If you’ve been following me on social media you probably know my family recently experienced two deaths, that of my grandmother, the matriarch of our family, and her sister. Because of how close the deaths were, July ended up being a month where I attended a funeral or remembrance ceremony three consecutive weekends.
The third weekend, the weekend of July 20th, was also the release of the live action version of the Disney classic The Lion King. To be honest I wasn’t sure how I was going to feel about the remake. I’ve never had a connection to a live action animal movie before and I was doubtful that was going to change. But Disney means a lot to me and my family so two of my cousins and I decided to buy tickets.
But this is not a movie review.
I could sit here and gush over the nostalgic songs, the beautiful visuals or the casting that just felt so right (Timon and Pumbaa…so damn good). But this movie meant a lot more to me.
Context: My grandma’s “Celebration of life” ceremony was Saturday July 21st. The morning after seeing this movie I was going to have to dress in black for the third weekend in a row and sit among flowers and photos of the woman who had partially raised me. People were going to be crying. I was going to be crying.
But for two hours…for two whole hours…for the only two hours since the first week of July, all I had to do was watch a screen. The insistent voice in my head chanting “My grandma’s dead” was drowned out by the soundtrack I knew by heart. Disney means something deeper.
I teared up in the first three minutes of the film. And I’m willing to bet most Disney fans did. The Lion King happens to have one of the most impactful film openings ever, and the collective gasps as the African sun rose on screen told me I wasn’t alone in my awe.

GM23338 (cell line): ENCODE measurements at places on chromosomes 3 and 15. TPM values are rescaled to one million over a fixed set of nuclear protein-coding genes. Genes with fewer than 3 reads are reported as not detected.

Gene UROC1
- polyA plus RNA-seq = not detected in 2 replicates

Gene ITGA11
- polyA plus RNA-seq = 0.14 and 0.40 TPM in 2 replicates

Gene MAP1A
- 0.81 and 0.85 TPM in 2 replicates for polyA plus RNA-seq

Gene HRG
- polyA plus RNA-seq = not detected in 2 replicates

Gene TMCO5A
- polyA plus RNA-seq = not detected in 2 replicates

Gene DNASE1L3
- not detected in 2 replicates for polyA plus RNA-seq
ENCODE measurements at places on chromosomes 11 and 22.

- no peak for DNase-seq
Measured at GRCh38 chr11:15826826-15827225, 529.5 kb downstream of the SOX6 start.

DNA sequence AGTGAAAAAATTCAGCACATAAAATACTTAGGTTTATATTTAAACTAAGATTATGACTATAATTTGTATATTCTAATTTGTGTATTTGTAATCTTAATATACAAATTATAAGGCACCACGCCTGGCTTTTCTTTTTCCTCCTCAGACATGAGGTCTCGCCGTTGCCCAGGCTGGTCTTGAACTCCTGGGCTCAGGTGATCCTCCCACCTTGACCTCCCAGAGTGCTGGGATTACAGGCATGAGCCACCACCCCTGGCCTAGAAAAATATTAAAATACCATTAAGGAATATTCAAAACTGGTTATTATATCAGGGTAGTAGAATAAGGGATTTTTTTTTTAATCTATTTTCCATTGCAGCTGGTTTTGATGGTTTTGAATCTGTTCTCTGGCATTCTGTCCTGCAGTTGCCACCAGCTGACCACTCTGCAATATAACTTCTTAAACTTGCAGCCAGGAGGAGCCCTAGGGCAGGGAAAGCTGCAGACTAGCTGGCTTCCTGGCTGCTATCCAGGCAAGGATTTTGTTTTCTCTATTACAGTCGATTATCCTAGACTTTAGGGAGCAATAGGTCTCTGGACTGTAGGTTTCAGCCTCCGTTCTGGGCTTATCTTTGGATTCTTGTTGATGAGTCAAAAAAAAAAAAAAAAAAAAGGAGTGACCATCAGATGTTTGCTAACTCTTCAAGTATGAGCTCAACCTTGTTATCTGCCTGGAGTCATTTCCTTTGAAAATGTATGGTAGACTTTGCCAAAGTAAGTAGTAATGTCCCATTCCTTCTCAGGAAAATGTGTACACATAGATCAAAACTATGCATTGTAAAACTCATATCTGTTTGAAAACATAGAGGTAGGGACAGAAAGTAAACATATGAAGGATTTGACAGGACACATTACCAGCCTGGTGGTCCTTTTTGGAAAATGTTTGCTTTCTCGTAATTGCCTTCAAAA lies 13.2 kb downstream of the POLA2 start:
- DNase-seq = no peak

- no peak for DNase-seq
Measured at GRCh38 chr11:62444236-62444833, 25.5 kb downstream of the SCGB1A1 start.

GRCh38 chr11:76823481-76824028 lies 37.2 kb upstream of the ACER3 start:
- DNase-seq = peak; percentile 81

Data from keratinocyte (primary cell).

It’s probably been a solid 5-10 years since I’ve watched The Lion King in all its entirety. I’ve listened to the soundtrack, of course, but I mean actually sitting down to watch it. Somehow this experience was vastly different than when I was a child, but in a good way.
“It’s the circle of life.”
The theme of the movie has always been the same. But as someone freshly grieving this message hit me particularly hard. But what hit me harder was the message of hope beyond the grave.
I think it’s easy to feel some level of guilt when someone passes away. If only you had made one more visit, or phone call or somehow known the exact day and time of their death so you could hold their hand, so they would know they weren’t alone. There are a lot of if only’s.
When we’re handling grief, it can feel like closure to cut ourselves off emotionally. We might not run away in a physical sense, but it sounds so nice to step away emotionally.
I heard a podcast recently that said feeling grief in its entirety is important because when you close yourself off to one set of emotions it numbs you from other ones as well. It might seem like a solution to put as much distance between you and your grief as possible, but that also inhibits you from being able to love fully and to fully experience joy.
Unsurprisingly, one of the most impactful moments of The Lion King is (still) when Rafiki takes Simba to the water’s edge.
‘I’m not the one who is confused, you’re the one who doesn’t even know who you are.’
Death feels like separation. In a way, the worst part of having someone you love die is the feeling that you will never know them again. But take another look, Rafiki challenges. Because they live in and through you in ways more powerful than you can imagine.
And although the only film shortcoming I could think of was not having the Broadway song “He lives in you” in the main storyline (it pops up in the credits), the message was loud and clear throughout the narrative.
I needed the reminder.
And perhaps that is the true power of this story. Perhaps we could all use the reminder, in an age where numbing ourselves seems second nature, that our true power lies in our connectivity. Thank you to the cast, crew and director for the reminder of hope.
I was a little unsure when I heard one of my favorite stories was being remade but it came in the perfect way, at the perfect time. Sometimes change is good. And as Rafiki reminds us, “Any story worth telling, is worth telling twice.”